Third, shuffle the Noble cards and then draw 6 Noble cards for a 2-player game or 8 Noble cards for a 3-player game. Any Noble cards drawn that have a Take Cost value of “3” should be placed at the bottom of the Noble deck and a new card drawn. The Noble cards are placed face-up in two rows with each row having an equal number of cards each. Shuffle the remaining Noble cards again if any Take Cost “3” values were placed on the bottom. Then place the Noble deck face-down next to the face-up Noble cards. This area is referred to as the “City”.

Fourth, hand to each player 2 Blood cubes, placing the remaining Blood cubes by the City and within easy reach of all the players. This is the players’ Blood cube pool. Players should now place the 2 Blood cubes on any open Blood Capacity icons found on their Vampire Lord card.

That’s it for game set up! Let’s see who the greatest Vampire Lord is!

They Only Come Out at Night

Noble Blood is played in rounds with no set number of rounds in a single game. Players will be taking multiple turns per round. Each round has three phases and these phases are further broken down into multiple actions. A typical game round is summarized here.

A quick note on turn order. A player’s turn and what cards they can use is defined by each card’s Turn Order value. The card (be it Vampire Lord or converted Noble) with the lowest Turn Order value will always go first, followed by the next lowest and so on until all the cards have had a chance to be used in the current phase. This means a player could collect Noble cards to dominate each phase of the game by always selecting cards with the lowest Turn Order value. Doing so has some slight disadvantages, but is an excellent example of one of the many subtle tactics and strategies the players must discover and then utilize to win.

Phase 1: Repopulate City

At the beginning of each round, the City is resupplied with Nobles. During the first round of the game, this phase is skipped. When a Noble is removed from the City during phase 2, the space it occupied remains vacant for the round. For each vacant space, 1 Noble card is drawn from the Noble draw deck and placed face-up in the vacant space. This is done until the total number of Noble cards is equal to the number of Noble cards dealt during the game set up (6 in a 2-player game or 8 in a 3-player game).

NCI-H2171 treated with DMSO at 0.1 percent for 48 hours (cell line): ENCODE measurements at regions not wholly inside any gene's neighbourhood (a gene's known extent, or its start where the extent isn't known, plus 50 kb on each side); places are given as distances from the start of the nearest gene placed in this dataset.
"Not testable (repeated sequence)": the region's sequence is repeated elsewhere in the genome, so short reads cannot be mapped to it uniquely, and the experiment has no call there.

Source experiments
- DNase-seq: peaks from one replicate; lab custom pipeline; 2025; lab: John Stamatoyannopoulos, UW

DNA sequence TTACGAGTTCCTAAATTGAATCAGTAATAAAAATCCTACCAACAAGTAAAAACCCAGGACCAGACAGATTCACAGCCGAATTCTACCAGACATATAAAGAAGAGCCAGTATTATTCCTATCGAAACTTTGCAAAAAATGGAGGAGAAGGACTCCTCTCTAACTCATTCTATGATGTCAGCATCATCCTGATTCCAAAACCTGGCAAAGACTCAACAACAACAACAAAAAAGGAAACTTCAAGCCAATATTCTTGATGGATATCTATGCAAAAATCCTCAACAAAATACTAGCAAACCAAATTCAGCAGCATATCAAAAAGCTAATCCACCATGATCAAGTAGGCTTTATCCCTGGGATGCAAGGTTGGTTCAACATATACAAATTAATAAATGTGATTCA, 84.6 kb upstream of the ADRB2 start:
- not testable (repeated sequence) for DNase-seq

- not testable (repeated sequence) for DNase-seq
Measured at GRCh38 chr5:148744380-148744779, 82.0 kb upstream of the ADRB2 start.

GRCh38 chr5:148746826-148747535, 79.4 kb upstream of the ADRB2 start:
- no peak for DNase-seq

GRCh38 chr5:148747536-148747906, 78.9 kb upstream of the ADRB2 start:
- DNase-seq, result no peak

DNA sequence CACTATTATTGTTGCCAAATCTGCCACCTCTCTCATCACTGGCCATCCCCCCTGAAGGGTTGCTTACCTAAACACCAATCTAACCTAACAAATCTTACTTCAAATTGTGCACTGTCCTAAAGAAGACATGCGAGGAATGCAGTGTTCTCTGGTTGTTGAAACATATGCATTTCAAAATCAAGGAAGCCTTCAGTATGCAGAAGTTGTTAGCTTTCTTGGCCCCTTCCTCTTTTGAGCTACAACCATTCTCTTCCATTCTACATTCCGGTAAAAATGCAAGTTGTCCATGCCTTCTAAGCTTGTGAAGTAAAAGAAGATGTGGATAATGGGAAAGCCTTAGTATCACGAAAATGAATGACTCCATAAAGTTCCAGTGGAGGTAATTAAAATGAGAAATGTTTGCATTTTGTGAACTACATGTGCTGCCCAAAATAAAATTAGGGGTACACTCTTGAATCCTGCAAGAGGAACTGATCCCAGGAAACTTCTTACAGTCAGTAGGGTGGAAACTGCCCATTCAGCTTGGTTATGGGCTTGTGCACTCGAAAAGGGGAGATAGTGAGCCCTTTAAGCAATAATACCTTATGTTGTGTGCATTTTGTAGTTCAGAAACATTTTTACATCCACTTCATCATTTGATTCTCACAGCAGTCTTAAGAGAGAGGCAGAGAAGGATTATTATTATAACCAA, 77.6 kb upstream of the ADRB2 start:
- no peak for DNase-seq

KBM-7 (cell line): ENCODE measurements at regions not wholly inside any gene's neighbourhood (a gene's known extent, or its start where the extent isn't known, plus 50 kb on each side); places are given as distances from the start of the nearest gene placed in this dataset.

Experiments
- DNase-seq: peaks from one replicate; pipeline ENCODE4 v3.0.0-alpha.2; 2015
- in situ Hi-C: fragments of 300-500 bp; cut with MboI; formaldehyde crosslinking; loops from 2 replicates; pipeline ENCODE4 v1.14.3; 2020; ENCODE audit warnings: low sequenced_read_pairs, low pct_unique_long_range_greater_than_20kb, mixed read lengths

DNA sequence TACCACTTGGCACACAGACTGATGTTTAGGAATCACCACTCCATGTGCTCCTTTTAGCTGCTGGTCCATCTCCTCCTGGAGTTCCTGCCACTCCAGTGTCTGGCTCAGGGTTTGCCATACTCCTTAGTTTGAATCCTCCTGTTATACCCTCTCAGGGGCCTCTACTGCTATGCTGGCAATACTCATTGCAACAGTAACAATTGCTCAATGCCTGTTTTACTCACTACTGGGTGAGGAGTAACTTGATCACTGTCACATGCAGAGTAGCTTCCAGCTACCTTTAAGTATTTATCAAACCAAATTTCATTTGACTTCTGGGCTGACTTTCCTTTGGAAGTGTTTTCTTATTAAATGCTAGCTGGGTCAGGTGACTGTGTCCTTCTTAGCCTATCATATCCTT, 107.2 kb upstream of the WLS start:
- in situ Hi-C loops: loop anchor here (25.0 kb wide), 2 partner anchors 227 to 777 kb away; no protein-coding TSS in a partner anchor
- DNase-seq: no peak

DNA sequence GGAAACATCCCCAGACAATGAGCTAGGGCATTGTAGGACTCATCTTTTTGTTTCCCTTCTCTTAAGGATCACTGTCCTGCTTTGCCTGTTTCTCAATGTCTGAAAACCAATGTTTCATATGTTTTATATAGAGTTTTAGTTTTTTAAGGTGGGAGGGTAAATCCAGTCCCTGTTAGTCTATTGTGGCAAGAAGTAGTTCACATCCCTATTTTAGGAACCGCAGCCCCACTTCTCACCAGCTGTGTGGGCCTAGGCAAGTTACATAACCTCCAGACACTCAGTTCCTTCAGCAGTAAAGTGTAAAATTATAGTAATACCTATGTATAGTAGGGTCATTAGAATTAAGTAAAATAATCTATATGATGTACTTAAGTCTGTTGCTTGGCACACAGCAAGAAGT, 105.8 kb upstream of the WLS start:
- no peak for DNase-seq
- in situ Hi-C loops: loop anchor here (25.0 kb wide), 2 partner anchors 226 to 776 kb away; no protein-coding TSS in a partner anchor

Phase 2: Actions

During this phase, each vampire card will have a turn (in Turn Order value sequence) and will allow the player to take up to 2 possible actions. If the vampire card has a Special Power, it can be used only on the card’s turn.

  • Take Noble: A player can take 1 Noble card per vampire card’s turn from the City area. The available number of Nobles can quickly dwindle if players are particularly aggressive about capturing Nobles for their feeding stock. A Noble card is taken into the player’s hand and there it will remain until used to feed upon or converted into a vampire. The cost to take a Noble card is defined by the Noble card’s Take Cost value. The number represents how many Blood cubes the current vampire card in play must spend in order to take the Noble card. If the vampire has enough Blood cubes, they are taken off the vampire card and placed in the Blood cube pool. The Noble card is then removed from the City area and taken by the player. This action is optional.
  • Convert Noble: A player can convert 1 Noble per vampire card’s turn from human to vampire. The player places a Noble card from their hand next to any other vampire cards they own. They then pay the Covert Cost value noted on the Noble card in Blood cubes, placing them back in the Blood cube pool. The Blood cubes are taken from the current vampire card who is taking the action (i.e. biting the noble). The newly born vampire does not start with any Blood cubes and cannot take any actions until fed. When placing new vampires, lay them down either to the right or to the left of the other vampire cards so the Turn Order values on each card ascend (get bigger) from left to right. This will make it easy to quickly tell who’s turn it is and which vampire card is currently taking an action during the round. This action is optional.
  • Pass: A player can decide to simply skip their turn and not take any actions during this phase with their vampire cards.